Text linguistics. The branch of linguistics that analyzes spoken and written texts above the level of individual sentences.

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Text type. Classification of texts according to the parameters of register: field, mode, tenor. Text-type focus. The aspect of context that is seen to be the dominant function of a text and that determines text type.

The part of a sentence that occurs first and usually has less communicative importance. See also Rheme. French term for translation from AL to BL. Target language. Target-language text.

Predicting the meaning of a text on the basis of information gathered from contextual and preliminary textual evidence. See also Bottom-up. The part of a sentence that has less communicative importance or carries known information.

See also Comment. Spanish term for translation from BL to AL. Spanish term for translation from AL to BL. The meaning of a linguistic item in terms of its denotation within the linguistic system. Aspect of language variation relating to what a user is doing with language.

Fourth stage in the translation process, when the translator returns to the SLT to check if the sense expressed in the TLT is the same. See also Comprehension; Deverbalization; Reformulation. French term for translation from BL to AL.

Vouloir dire. Preverbal intention behind an utterance. World knowledge. Whatever extralinguistic or real-world factors are brought into text-processing activity.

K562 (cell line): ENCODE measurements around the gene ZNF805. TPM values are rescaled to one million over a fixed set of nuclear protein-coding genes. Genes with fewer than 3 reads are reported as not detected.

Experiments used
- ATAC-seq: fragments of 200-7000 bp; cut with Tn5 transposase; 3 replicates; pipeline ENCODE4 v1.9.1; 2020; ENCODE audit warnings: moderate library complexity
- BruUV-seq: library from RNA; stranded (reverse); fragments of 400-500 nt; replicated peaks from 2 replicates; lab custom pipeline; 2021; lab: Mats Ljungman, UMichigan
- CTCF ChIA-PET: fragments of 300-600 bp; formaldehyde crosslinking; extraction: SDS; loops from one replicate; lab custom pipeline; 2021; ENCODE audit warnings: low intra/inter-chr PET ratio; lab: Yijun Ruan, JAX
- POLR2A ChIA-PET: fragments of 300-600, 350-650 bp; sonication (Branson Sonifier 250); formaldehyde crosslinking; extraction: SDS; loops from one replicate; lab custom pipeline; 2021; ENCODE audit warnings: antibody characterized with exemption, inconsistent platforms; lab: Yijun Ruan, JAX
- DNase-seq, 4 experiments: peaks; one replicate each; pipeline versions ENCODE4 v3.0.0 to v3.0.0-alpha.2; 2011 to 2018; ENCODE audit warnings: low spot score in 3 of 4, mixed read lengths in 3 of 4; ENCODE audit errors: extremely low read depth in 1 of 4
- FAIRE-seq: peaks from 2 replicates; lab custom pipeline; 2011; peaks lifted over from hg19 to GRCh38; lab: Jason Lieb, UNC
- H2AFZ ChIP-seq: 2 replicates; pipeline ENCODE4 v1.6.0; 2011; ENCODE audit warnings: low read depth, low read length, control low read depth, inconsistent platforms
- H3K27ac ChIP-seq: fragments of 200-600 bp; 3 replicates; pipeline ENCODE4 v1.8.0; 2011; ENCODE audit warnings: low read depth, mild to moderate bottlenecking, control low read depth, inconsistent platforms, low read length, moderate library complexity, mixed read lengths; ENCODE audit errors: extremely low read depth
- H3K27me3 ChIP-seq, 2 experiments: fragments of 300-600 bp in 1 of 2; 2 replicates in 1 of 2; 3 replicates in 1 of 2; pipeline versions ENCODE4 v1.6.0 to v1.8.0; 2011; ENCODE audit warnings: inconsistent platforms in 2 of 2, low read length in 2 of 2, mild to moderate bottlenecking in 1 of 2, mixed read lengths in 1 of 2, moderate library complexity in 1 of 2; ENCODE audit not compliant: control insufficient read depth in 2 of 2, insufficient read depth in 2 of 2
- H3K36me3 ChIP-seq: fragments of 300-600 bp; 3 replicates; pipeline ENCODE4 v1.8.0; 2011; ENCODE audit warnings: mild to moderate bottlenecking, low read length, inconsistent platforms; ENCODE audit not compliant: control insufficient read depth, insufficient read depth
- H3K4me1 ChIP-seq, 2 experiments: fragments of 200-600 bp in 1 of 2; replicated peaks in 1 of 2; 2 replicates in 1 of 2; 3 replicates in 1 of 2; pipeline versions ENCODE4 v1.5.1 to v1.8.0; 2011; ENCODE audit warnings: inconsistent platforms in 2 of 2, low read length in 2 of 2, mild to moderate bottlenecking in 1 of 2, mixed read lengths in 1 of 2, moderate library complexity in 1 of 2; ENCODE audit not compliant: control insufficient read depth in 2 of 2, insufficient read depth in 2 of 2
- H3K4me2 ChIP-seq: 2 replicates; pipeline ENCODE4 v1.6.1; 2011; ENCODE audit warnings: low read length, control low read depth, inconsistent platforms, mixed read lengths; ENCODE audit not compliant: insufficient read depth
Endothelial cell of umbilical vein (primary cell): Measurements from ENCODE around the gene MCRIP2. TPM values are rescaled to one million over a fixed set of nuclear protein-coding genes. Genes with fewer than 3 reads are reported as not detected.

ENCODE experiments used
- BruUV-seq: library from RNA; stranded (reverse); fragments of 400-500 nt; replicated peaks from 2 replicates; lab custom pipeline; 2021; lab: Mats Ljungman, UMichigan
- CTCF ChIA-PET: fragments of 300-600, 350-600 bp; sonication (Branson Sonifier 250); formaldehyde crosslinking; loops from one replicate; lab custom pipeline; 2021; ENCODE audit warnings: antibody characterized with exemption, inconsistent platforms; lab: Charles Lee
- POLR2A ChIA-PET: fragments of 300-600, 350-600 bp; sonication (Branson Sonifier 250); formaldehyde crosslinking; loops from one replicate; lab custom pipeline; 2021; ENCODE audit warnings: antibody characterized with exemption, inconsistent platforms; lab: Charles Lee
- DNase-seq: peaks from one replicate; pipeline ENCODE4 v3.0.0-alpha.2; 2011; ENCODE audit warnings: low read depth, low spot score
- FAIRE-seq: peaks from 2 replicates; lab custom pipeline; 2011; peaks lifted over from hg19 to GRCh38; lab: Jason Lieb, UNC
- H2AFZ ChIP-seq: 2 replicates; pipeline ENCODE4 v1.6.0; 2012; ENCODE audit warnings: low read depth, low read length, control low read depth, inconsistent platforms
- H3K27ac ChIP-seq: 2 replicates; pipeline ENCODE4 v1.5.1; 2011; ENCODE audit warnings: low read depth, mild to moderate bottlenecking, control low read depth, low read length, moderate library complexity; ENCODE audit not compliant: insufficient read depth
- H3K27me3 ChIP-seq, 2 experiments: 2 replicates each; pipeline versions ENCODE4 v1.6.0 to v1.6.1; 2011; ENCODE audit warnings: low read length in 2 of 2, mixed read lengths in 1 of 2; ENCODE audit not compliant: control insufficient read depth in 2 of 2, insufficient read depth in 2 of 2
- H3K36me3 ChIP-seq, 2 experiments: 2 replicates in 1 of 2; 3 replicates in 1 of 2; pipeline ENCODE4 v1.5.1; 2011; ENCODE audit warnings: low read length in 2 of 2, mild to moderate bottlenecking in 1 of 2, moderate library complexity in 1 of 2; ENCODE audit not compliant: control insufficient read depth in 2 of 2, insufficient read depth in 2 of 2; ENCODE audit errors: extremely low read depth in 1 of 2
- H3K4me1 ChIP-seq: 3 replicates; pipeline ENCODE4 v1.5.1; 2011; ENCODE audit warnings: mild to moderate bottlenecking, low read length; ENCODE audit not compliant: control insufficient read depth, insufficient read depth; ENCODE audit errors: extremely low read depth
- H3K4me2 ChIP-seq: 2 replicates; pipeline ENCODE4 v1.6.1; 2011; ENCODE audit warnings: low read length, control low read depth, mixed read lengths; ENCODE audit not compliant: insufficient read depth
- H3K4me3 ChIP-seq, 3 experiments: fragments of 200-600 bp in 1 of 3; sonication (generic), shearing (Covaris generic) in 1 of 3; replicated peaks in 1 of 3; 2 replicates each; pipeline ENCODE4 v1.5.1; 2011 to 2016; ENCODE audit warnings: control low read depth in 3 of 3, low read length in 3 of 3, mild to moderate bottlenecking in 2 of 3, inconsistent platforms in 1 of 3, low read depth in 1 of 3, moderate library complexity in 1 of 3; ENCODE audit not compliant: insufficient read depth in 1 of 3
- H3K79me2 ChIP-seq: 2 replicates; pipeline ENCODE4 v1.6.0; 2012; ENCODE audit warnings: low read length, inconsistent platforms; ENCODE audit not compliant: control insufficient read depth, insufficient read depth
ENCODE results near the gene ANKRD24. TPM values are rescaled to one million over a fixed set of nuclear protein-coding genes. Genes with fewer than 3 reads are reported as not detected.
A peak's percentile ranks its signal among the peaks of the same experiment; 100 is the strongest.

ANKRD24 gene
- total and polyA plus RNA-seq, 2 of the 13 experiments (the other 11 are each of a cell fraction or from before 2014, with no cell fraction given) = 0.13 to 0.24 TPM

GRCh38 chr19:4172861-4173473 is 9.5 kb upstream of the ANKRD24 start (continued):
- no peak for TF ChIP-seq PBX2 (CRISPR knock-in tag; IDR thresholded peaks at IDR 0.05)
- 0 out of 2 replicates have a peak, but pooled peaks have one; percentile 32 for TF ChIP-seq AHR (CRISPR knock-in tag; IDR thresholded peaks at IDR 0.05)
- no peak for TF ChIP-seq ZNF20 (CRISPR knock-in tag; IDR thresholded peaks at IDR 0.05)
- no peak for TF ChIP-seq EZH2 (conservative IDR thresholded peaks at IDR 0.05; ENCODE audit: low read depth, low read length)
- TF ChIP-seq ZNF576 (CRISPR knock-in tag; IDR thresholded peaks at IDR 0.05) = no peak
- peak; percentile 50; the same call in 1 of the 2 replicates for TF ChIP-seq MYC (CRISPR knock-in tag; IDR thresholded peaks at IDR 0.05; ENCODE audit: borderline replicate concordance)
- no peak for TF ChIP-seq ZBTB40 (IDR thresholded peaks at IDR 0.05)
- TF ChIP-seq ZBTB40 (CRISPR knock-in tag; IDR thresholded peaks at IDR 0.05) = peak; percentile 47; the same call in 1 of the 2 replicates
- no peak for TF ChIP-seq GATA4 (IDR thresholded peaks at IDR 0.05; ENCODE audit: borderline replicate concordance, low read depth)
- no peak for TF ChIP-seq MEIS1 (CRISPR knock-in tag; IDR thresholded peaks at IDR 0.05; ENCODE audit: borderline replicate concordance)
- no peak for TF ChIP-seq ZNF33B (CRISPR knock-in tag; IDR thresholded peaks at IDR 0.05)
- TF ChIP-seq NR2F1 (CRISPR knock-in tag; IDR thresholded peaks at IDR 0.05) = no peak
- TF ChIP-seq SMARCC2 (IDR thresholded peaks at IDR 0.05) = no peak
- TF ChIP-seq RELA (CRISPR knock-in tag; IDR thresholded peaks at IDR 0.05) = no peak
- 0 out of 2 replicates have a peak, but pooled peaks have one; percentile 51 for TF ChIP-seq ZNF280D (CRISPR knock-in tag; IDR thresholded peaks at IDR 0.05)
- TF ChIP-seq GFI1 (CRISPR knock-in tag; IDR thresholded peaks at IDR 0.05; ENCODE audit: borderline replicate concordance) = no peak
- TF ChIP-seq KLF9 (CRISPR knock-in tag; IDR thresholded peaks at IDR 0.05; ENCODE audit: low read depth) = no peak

However, the importance of translation should not be underestimated, particularly in a world that has to learn to husband its resources as one world or perish in the attempt.

Without translators, commerce, trade, international relations, politics, law, science, and art would be severely limited, and in some cases would wither away. However, recognition of the importance of this profession has been slow. El guarda se agacha para mirar dentro del carro y la pistola de Trudy le apunta entonces a la sien. Al suelo 3 pp. El protagonista -y Grace y Norm, aunque sus tramas sean secundarias-, Jake Sully, cuenta con dos cuerpos -el avatar y el humano- y una sola mente-alma.

Ella trata de cogerle, pero es demasiado pesado. Le grita, intentando despertarle desesperadamente… p. JAKE se sienta a horcajadas sobre la criatura, sintiendo su poder. La sala se mantiene en silencio. Deben seguir las reglas p. Lo estadounidense se convierte por antonomasia en lo humano. Tengo la carne de gallina. Es decir, fijaos en esa oportunidad. Para Grace, ellos son una fuente de aprendizaje, una especie de laboratorio natural del que poder extraer conocimiento nuevo para la ciencia.

Avanza entre la multitud hasta la tarima, seguido de Norm, que lleva el avatar de Grace. Ella abre los ojos con gran esfuerzo. El mismo Jake es un personaje ambiguo. No saben ver p. JAKE: A aprender. Sin miedo. Ella se le acerca. JAKE: Era un marine, eh, un guerrero. Del clan Cabezabote. Y entonces es cuando ellos ven. Jake, montado en sus hombros, desconecta su antena. Pero les mandaremos un mensaje.

Decidles que Toruk Macto les convoca a todos. Y ahora volad todos conmigo, hermanos, hermanas. Concretamente, contridownloaderon al mantenimiento del sistema en dos niveles distintos. Esta idea relativista es encarnada en Avatar por la Dra.Bahia: Universidade Federal da Bahia.

Peirce, Signs, and Meaning. No part of this publication may be reproduced or transmitted in any form or any means, electronic or mechanical, including photocopy, recording, or any information storage and retrieval system, without permission in writing from the publisher. Princeton: Princeton University Press.

Thus, teaching inverse translation should be distinguished from teaching direct translation by giving full importance to the specific nature of the process and the market.